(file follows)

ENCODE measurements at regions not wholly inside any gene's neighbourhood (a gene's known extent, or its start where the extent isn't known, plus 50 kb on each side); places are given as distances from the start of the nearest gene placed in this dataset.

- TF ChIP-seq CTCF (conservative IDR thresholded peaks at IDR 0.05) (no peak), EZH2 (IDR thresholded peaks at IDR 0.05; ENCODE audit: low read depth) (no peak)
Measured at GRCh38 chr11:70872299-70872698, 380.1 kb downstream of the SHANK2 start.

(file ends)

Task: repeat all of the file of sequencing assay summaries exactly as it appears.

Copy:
ENCODE measurements at regions not wholly inside any gene's neighbourhood (a gene's known extent, or its start where the extent isn't known, plus 50 kb on each side); places are given as distances from the start of the nearest gene placed in this dataset.

- TF ChIP-seq CTCF (conservative IDR thresholded peaks at IDR 0.05) (no peak), EZH2 (IDR thresholded peaks at IDR 0.05; ENCODE audit: low read depth) (no peak)
Measured at GRCh38 chr11:70872299-70872698, 380.1 kb downstream of the SHANK2 start.